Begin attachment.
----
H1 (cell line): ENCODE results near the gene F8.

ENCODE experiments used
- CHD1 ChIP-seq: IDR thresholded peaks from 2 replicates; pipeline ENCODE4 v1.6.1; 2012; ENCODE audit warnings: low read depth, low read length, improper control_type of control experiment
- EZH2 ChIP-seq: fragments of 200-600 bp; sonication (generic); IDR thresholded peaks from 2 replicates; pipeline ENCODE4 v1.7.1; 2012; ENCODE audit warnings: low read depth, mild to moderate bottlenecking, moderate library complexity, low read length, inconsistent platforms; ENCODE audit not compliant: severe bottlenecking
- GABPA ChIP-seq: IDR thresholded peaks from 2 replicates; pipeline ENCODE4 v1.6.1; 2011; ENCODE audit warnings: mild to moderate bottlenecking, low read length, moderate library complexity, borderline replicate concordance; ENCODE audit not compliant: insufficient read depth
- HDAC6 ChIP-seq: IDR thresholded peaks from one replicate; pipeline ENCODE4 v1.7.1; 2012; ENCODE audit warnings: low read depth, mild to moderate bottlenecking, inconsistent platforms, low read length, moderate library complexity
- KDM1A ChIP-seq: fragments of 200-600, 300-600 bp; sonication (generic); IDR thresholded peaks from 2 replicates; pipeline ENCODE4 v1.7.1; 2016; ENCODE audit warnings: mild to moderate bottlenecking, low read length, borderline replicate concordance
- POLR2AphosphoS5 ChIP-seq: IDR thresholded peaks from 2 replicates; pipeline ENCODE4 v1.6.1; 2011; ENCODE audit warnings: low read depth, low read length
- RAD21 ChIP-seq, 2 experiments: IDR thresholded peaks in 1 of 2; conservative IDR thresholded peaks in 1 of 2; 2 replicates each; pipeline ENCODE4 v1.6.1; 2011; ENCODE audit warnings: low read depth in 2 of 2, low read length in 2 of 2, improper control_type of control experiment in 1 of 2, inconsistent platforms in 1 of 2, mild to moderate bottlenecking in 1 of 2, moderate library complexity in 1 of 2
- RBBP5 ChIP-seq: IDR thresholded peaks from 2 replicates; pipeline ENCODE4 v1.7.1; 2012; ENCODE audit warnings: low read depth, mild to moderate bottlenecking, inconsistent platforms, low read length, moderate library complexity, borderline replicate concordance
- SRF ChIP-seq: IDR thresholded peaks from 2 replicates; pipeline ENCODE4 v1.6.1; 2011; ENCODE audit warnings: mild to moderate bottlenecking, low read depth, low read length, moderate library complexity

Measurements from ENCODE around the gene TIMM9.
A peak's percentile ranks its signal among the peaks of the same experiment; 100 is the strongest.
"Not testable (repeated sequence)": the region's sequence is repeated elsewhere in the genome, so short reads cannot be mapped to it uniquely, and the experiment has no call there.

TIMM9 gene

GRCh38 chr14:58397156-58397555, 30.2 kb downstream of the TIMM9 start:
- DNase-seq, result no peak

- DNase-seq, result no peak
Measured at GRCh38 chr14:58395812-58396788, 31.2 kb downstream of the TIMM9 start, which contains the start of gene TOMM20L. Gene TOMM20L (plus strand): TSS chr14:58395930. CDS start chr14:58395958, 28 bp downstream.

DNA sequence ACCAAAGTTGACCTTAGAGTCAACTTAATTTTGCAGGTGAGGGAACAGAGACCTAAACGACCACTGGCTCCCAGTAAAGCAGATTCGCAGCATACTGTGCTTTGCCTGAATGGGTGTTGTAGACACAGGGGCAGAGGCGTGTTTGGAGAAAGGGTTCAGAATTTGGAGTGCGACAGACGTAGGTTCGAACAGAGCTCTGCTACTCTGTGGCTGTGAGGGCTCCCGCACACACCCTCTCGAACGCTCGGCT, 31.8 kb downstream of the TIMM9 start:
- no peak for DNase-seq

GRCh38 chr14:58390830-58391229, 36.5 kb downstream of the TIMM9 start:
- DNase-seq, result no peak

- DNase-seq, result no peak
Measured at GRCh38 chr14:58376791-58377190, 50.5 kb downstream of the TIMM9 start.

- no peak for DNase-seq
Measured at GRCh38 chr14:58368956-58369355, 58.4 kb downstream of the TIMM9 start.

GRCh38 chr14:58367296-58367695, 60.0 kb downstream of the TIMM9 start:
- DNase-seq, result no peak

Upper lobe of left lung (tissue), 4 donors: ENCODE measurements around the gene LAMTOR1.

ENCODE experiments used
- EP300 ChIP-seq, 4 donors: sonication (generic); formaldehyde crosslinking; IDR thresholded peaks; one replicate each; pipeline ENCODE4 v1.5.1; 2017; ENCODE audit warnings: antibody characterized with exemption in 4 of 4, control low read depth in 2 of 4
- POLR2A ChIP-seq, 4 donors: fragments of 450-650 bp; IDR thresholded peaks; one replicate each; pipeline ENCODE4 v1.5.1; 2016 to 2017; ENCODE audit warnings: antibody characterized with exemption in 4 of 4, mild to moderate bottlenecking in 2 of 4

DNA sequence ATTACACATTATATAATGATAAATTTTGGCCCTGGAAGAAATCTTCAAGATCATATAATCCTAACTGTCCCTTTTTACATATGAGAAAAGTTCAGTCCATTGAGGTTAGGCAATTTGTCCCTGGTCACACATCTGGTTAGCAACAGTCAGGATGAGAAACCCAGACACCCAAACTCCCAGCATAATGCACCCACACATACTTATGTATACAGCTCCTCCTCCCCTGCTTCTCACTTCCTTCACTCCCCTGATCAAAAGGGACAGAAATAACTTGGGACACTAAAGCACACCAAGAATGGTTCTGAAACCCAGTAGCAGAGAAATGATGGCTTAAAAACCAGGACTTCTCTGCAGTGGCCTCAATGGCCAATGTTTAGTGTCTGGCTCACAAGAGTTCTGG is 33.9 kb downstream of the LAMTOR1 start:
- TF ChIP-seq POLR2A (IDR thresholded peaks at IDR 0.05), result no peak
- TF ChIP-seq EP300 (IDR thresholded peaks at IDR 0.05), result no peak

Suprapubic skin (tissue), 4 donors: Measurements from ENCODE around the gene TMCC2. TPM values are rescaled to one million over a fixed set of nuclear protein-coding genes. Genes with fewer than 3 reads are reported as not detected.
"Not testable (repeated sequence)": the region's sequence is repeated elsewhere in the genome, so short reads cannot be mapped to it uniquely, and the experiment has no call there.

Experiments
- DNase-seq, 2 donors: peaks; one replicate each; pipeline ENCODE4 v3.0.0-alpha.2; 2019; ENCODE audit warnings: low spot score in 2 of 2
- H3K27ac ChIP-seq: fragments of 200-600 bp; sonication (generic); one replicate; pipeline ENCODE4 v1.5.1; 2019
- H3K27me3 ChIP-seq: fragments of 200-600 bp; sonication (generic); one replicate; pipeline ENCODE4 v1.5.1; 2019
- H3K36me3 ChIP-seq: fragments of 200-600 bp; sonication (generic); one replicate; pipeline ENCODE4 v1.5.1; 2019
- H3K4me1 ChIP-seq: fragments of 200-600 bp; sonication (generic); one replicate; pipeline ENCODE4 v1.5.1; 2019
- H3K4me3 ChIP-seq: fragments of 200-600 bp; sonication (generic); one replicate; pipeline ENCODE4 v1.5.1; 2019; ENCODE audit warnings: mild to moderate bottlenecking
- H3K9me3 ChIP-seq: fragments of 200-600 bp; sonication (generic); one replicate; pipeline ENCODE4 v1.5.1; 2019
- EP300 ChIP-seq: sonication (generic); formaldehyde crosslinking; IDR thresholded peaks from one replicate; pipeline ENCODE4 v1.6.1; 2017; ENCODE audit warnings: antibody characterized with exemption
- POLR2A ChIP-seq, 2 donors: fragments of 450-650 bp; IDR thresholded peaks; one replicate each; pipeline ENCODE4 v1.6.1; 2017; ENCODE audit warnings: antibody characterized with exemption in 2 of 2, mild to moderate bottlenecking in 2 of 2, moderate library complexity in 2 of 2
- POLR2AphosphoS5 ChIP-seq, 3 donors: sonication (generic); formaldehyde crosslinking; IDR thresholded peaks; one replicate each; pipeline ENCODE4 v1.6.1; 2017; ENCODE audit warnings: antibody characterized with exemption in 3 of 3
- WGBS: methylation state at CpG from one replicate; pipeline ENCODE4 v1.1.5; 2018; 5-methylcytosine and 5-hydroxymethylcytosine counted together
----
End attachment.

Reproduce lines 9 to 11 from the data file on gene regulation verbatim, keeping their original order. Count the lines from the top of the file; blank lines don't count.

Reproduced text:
- RAD21 ChIP-seq, 2 experiments: IDR thresholded peaks in 1 of 2; conservative IDR thresholded peaks in 1 of 2; 2 replicates each; pipeline ENCODE4 v1.6.1; 2011; ENCODE audit warnings: low read depth in 2 of 2, low read length in 2 of 2, improper control_type of control experiment in 1 of 2, inconsistent platforms in 1 of 2, mild to moderate bottlenecking in 1 of 2, moderate library complexity in 1 of 2
- RBBP5 ChIP-seq: IDR thresholded peaks from 2 replicates; pipeline ENCODE4 v1.7.1; 2012; ENCODE audit warnings: low read depth, mild to moderate bottlenecking, inconsistent platforms, low read length, moderate library complexity, borderline replicate concordance
- SRF ChIP-seq: IDR thresholded peaks from 2 replicates; pipeline ENCODE4 v1.6.1; 2011; ENCODE audit warnings: mild to moderate bottlenecking, low read depth, low read length, moderate library complexity